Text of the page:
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Vietnam Zippos: American Soldiers' Engravings and Stories (1965-1973) 0th Edition

4.2 out of 5 stars 24 customer reviews
ISBN-13: 978-0226078281
ISBN-10: 0226078280
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Editorial Reviews

Amazon.com Review

Amazon Significant Seven, September 2007: When pictures of thatched huts set ablaze by U.S. troops were beamed to stateside TVs, the Zippo lighter became a symbol of the escalating Vietnam War and America's increasing uneasiness with her mission there. But the lighters were often much more than that to the soldiers; they were talismans and tokens of personal expression, engraved with statements ranging from the profane to the obscene to the just plain hopeful:
  • When God open[ed] the gates of hell, the 101st walked out
  • Death is my business and business has been good
  • If you think sex is exciting, try incoming
  • Never again
  • I love you mom
Lavishly illustrated and startlingly frank, Vietnam Zippos: American Soldiers' Engravings and Stories (1965-1973) is an insightful and gut-wrenching look into the thoughts of the young men who carried them. --Jon Foro


"For American soldiers in Vietnam, the Zippo lighter was an essential talisman; its chrome casing was also a convenient canvas on which fighters expressed their anger and frustration. In Vietnam Zippos these unique artifacts tell the story of a war gone sour. Lyndon Johnson’s observation that ‘ultimate victory will depend upon the hearts and minds of the people’ inspired the gleeful savagery of ‘Give me your hearts and minds or I will wreck your fucking huts’; another solider rephrases Psalm 23 with ‘Yea though I walk through the valley of the jungle of death, I will fear no evil, for I am the evilest son of a bitch in the jungle.’ Later as enthusiasm for the war ebbed, lighters feature such deep thoughts as ‘When the power of love is as strong as the love of power, then there will be peace.’ Truer words were never engraved."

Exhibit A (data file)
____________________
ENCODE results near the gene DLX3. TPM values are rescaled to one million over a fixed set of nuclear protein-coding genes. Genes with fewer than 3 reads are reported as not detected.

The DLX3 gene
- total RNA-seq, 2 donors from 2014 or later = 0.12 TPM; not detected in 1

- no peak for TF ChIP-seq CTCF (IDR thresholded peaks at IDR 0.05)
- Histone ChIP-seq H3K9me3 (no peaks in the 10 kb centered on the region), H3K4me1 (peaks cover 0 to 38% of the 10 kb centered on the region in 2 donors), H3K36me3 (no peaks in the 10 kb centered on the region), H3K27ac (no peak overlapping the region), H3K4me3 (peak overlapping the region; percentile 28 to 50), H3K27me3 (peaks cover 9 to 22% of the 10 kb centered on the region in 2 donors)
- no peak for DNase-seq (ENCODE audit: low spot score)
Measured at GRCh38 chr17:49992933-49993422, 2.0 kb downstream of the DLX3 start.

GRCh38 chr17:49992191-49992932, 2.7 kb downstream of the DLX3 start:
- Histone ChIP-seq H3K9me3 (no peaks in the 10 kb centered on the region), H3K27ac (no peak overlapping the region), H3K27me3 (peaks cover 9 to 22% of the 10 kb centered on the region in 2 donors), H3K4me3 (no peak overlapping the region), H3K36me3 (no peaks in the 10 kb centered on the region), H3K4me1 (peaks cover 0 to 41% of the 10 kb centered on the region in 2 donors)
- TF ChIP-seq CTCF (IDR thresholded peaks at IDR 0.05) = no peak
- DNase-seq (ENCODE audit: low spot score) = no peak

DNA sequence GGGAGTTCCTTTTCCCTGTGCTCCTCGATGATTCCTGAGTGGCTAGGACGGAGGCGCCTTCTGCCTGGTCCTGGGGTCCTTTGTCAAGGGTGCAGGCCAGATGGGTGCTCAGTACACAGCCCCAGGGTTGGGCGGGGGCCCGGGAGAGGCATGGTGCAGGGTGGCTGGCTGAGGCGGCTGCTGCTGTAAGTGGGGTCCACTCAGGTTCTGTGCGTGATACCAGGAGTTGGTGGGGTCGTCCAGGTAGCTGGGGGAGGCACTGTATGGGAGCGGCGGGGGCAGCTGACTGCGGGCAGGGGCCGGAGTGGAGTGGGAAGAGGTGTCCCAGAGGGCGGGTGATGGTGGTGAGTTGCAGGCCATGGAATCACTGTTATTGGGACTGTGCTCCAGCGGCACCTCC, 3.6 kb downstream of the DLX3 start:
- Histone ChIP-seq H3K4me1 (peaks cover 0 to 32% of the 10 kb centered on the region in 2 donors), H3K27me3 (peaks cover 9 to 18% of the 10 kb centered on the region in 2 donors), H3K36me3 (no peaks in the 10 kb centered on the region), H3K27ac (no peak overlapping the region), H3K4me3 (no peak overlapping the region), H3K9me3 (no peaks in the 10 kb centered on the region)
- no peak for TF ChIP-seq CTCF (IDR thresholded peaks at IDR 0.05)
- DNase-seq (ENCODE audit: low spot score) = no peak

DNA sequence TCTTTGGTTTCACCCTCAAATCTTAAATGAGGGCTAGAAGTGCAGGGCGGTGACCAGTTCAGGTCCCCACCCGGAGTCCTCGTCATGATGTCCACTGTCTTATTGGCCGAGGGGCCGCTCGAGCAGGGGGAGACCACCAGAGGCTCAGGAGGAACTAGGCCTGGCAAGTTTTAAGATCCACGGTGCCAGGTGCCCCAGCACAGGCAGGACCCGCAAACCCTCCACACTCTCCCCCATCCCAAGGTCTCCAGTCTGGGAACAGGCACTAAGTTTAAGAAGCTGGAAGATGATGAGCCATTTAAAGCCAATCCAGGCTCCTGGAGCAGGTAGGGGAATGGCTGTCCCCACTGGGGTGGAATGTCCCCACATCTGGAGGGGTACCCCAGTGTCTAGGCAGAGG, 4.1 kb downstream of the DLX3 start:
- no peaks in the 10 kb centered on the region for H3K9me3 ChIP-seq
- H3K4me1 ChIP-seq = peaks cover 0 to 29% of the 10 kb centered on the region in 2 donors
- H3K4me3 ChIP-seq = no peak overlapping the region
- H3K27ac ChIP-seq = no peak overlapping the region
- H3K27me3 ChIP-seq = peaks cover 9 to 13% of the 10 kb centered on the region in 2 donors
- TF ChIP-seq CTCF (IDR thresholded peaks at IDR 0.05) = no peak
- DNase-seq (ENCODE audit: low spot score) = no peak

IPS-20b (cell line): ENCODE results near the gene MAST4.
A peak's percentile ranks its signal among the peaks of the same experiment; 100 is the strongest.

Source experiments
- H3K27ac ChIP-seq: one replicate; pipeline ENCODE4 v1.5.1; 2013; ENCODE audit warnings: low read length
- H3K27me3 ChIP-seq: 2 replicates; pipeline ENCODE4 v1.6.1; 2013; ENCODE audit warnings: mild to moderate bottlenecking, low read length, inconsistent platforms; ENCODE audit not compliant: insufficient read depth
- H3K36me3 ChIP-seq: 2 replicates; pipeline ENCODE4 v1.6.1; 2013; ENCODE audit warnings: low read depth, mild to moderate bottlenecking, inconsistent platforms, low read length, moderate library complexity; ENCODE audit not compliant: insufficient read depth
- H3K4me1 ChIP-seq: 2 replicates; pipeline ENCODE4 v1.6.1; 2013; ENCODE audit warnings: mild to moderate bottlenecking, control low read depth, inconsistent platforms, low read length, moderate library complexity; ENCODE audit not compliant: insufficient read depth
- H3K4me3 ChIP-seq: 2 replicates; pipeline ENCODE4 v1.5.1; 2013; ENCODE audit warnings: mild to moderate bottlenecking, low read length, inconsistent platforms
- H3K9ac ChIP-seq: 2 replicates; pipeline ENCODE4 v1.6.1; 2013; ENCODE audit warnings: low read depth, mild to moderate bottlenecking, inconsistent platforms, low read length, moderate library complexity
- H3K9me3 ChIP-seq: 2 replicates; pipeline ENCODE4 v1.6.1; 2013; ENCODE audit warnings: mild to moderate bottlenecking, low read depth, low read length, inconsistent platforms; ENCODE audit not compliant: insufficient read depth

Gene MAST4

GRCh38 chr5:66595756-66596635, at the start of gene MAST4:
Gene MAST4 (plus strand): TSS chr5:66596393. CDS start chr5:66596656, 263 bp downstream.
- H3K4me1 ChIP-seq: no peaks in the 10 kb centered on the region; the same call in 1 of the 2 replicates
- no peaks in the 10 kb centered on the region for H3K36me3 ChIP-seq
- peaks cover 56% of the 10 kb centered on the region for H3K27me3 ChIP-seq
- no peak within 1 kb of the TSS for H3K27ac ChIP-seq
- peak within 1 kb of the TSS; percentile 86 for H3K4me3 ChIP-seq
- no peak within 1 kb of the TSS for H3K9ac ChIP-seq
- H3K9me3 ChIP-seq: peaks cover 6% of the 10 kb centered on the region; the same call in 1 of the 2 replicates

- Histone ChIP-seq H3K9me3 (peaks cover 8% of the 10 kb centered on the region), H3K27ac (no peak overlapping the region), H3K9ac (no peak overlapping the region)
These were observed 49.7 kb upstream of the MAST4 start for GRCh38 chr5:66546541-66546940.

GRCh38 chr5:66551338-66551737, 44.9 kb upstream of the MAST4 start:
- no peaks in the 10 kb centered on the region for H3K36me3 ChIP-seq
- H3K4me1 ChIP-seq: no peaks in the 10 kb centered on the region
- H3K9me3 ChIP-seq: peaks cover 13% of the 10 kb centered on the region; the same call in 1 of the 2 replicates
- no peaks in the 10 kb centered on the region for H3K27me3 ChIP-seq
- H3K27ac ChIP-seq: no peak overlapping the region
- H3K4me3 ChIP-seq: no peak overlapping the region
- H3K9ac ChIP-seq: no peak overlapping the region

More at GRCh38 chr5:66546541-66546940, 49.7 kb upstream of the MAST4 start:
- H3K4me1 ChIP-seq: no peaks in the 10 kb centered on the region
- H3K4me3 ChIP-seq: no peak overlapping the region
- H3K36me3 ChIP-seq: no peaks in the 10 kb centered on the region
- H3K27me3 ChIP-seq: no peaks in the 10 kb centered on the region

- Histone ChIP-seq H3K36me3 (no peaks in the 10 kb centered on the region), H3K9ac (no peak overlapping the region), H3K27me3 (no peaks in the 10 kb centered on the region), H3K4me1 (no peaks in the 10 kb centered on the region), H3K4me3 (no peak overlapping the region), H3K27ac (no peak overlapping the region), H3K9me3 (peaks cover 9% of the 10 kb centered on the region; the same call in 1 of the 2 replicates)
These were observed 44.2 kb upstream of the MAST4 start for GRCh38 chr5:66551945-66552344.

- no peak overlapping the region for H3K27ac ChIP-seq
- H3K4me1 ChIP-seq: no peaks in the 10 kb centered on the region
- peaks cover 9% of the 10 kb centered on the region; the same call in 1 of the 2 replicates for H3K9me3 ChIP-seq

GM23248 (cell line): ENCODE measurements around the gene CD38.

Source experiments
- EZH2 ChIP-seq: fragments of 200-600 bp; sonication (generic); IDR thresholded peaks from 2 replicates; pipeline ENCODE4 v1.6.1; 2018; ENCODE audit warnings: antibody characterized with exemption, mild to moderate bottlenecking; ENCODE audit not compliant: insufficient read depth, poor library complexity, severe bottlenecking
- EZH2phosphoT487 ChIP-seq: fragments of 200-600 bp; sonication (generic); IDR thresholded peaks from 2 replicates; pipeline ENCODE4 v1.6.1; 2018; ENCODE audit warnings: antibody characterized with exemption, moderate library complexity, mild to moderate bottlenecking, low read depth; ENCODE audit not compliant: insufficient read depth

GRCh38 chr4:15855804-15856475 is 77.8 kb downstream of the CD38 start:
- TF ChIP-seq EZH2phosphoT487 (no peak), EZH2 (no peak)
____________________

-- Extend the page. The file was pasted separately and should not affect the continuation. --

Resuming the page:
“Zippo is as distinctly American as apple pie, the Stars & Stripes and the girl next door. . . . Whether carried as a talisman or as simply a convenient, easily-concealable object upon which to privately ‘rage against the machine,’ these Vietnam Zippos represent a previously untapped source for studying the ‘new military history’ of those who fought our most divisive war. . . . This book is highly recommended.”—Armchair General

(Armchair General)

"Lavishly illustrated. . . . A subgenre of battlefield art that has probably never been collected as thoroughly or presented as elegantly as in 'Vietnam Zippos'. . . . [The lighters] tell hundreds of stories . . . and each one makes the book worth reading."